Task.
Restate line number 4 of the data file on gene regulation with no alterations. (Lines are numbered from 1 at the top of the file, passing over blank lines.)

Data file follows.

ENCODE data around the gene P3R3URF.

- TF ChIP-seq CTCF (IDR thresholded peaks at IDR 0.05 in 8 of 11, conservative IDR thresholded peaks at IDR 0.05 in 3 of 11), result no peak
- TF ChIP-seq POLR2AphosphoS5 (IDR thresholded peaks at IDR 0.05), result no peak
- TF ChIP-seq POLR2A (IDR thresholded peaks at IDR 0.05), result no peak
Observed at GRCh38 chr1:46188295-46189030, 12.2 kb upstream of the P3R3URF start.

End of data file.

- TF ChIP-seq POLR2A (IDR thresholded peaks at IDR 0.05), result no peak